Hate crimes’ rise the focus of SSHS discussion

Photo courtesy of Celine Panis-Pardo.

Dr. Aaron Lorenz, dean of the School of Social Science and Human Services (SSHS), led a discussion on domestic racial violence called “Hate Crimes in the U.S.” on Jan. 27. The talk was the first of SSHS’ Dialogue series: Conversations on Race upon returning to campus.

Lorenz made it clear that this event was not for the sake of political debate and personal experiences, but for the sake of discussing basic civil rights from the academic perspective to explore how they are upheld and treated within the legal system. 

“In all of this – in a conversation about hate crimes, we leave having a better understanding of how we end racial violence,” Lorenz said. “I’m not coming here as a Republican or Democrat, right or left, I’m coming here as a human being to say there is racial violence that’s going on in this country. How do we end it?”

A 2020 report indicates that nearly 62% of bias incidents were based on race, ethnicity and ancestry. Lorenz emphasized that this recorded number cannot truly reflect hate crimes that are dismissed inside a courtroom. 

Audio snippets played from cases R.A.V. v. St. Paul (1992) and Wisconsin v. Mitchell (1993) revealed that the Supreme Court had to look at content-based discrimination to prove whether or not they were racially motivated crimes.

On its face, the discussion is one revolving around the First Amendment and how it should be applied. Lorenz clarified it is instead about protecting freedom of belief while condemning action made as a result of certain “less civil” beliefs.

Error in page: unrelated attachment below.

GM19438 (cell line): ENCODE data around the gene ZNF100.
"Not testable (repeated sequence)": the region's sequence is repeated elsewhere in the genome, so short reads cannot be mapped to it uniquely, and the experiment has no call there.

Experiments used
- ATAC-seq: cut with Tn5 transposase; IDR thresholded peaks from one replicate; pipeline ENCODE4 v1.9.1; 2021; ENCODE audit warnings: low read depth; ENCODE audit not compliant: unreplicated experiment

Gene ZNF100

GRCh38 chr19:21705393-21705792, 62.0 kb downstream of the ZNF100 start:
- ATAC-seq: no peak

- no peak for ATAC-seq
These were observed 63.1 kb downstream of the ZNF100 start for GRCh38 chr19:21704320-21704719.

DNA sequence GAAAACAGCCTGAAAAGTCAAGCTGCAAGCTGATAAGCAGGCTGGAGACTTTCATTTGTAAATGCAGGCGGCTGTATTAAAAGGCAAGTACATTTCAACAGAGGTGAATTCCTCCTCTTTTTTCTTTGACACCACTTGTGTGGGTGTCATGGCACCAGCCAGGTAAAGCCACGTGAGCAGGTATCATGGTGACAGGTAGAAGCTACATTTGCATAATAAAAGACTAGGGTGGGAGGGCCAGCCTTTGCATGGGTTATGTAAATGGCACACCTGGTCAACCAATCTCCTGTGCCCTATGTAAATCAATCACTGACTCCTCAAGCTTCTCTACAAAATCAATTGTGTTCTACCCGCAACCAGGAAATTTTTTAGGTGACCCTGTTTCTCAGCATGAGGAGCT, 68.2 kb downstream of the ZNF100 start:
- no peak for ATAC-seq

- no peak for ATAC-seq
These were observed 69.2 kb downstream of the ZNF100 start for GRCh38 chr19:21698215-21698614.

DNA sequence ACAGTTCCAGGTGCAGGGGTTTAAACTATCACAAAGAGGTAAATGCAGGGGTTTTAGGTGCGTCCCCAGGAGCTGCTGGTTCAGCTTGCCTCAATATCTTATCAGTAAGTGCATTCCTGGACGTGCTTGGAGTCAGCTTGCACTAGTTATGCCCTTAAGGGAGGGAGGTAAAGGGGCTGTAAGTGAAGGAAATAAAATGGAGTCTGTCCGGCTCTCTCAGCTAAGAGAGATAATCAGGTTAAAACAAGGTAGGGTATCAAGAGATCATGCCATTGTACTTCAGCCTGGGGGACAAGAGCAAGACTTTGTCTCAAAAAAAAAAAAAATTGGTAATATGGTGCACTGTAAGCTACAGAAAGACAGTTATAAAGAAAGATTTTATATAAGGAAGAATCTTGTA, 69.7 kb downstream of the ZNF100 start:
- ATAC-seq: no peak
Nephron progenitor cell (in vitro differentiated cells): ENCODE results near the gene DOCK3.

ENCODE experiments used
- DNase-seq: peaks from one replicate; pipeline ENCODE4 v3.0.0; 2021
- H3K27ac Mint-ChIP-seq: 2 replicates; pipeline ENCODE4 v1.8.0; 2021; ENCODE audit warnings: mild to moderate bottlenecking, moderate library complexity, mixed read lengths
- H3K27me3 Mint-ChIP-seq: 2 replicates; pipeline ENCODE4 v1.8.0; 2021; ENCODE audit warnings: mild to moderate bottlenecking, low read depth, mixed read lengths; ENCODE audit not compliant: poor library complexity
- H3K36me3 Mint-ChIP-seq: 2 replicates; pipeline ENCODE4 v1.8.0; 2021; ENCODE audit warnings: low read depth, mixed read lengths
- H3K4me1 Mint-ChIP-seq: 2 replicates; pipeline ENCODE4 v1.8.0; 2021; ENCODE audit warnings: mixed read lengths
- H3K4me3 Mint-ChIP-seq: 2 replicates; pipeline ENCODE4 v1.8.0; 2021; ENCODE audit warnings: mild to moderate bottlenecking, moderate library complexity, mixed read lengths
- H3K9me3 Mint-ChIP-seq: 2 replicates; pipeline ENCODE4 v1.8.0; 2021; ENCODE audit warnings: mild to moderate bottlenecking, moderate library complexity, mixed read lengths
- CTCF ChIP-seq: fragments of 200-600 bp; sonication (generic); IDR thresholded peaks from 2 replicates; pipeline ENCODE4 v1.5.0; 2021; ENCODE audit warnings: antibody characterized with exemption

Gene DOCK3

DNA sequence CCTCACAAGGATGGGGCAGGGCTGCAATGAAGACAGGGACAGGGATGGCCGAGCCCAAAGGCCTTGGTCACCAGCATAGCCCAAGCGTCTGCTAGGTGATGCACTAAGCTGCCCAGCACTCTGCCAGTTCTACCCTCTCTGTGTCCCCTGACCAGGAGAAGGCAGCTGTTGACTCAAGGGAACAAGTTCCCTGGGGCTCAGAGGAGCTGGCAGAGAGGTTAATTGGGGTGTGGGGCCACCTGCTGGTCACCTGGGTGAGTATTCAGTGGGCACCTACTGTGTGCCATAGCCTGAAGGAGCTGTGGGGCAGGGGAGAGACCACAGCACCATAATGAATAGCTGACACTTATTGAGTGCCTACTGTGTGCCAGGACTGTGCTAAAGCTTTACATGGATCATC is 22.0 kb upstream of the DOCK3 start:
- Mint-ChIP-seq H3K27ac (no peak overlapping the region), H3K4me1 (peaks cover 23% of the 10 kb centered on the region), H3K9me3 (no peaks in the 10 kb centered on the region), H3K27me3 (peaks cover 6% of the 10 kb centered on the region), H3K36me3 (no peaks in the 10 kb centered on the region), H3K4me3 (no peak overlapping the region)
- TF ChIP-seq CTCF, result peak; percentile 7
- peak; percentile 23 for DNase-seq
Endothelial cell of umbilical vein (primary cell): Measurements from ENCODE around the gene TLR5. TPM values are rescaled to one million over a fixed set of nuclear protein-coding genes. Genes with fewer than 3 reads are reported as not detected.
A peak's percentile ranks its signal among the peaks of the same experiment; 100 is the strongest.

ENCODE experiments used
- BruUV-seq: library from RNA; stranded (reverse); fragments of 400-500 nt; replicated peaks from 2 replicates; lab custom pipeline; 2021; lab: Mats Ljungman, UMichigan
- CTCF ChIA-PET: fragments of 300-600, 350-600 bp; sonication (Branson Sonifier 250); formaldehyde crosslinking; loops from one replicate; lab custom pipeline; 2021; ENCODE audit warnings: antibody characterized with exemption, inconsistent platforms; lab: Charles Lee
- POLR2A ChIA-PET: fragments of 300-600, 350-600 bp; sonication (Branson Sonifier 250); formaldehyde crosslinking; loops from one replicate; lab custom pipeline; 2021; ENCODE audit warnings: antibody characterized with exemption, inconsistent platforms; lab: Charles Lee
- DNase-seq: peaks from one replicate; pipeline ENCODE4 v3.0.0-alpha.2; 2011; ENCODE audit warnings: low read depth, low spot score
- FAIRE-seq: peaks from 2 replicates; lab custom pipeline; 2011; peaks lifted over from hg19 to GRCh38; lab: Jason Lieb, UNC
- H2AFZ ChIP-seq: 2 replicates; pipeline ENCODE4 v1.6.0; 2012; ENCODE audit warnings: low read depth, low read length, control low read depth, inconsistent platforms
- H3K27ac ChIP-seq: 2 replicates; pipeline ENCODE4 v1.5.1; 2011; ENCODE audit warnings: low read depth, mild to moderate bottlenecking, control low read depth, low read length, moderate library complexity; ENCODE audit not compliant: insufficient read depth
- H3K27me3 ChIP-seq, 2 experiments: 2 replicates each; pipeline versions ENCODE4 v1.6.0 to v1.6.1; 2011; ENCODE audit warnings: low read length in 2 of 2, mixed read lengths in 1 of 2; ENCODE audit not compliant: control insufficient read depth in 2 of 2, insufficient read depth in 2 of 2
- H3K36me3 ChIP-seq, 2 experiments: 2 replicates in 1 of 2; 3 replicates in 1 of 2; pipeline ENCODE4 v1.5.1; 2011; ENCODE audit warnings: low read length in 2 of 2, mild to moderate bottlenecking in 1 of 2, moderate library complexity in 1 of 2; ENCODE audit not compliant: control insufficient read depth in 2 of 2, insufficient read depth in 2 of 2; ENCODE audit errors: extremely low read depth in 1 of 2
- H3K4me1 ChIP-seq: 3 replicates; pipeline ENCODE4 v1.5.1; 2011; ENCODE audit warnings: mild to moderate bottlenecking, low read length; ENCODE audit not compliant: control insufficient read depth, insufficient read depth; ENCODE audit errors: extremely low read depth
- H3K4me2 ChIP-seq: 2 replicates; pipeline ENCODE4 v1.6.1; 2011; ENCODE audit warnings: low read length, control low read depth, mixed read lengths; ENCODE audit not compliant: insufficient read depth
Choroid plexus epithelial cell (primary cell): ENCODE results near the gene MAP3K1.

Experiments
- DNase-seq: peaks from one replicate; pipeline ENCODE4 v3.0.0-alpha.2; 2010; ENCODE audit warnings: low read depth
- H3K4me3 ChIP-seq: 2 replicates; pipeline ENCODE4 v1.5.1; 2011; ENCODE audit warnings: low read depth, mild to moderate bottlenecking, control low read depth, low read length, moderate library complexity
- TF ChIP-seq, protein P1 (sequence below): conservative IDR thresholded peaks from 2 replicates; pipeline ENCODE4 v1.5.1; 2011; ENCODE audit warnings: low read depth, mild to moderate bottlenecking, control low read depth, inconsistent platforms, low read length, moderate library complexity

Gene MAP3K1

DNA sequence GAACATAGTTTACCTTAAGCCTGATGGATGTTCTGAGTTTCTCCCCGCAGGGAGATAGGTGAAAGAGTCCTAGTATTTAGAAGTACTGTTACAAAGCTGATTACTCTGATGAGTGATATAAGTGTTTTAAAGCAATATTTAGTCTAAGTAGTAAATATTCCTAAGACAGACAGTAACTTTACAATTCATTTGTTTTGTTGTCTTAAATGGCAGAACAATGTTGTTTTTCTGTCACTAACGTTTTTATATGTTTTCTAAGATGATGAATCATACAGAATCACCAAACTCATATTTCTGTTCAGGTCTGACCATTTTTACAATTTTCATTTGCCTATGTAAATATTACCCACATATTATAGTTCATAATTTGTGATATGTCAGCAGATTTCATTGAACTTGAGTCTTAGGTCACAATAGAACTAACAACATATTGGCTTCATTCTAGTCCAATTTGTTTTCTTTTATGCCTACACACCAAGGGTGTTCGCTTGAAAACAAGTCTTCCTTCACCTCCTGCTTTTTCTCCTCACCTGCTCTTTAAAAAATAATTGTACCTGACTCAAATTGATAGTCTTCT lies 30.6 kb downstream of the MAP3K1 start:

For many cases, gaining court recognition is already a difficult task, let alone proving a crime to be a hate crime, a point made by Dr. Naseem Choudhury, a professor at Ramapo. She continued to talk about how social constructs make it so that, more often than not, victims do not even see that they are being disadvantaged. 

“There are a lot of instances where African American men, women and children are targeted but it’s so glossed over. The young woman in Connecticut who was killed: only after her family made a huge human cry was it even considered to be a crime — let alone a hate crime.”

The conversation moved into one of the main points emphasized by Dr. Lorenz about “excess.”

“One of the beauties of this country is excess – if we give the people of this country free speech, they’re gonna say some wild and crazy things. But wild and crazy doesn’t equate to burning crosses on lawns,” he said, in reference to the 2003 Virginia v. Black case in which members of the Ku Klux Klan rallied and burned a cross on the front lawn of an African American’s residence.

The discussion ended on a higher note, coming full circle when Lorenz brought it back to the attendees, reminding them that the system is one working for the people. “A society that continues to not recognize its flaws will continue to be a flawed society.”

The next rendition of this series will take place on Feb. 24, covering the politics of cultural appropriation.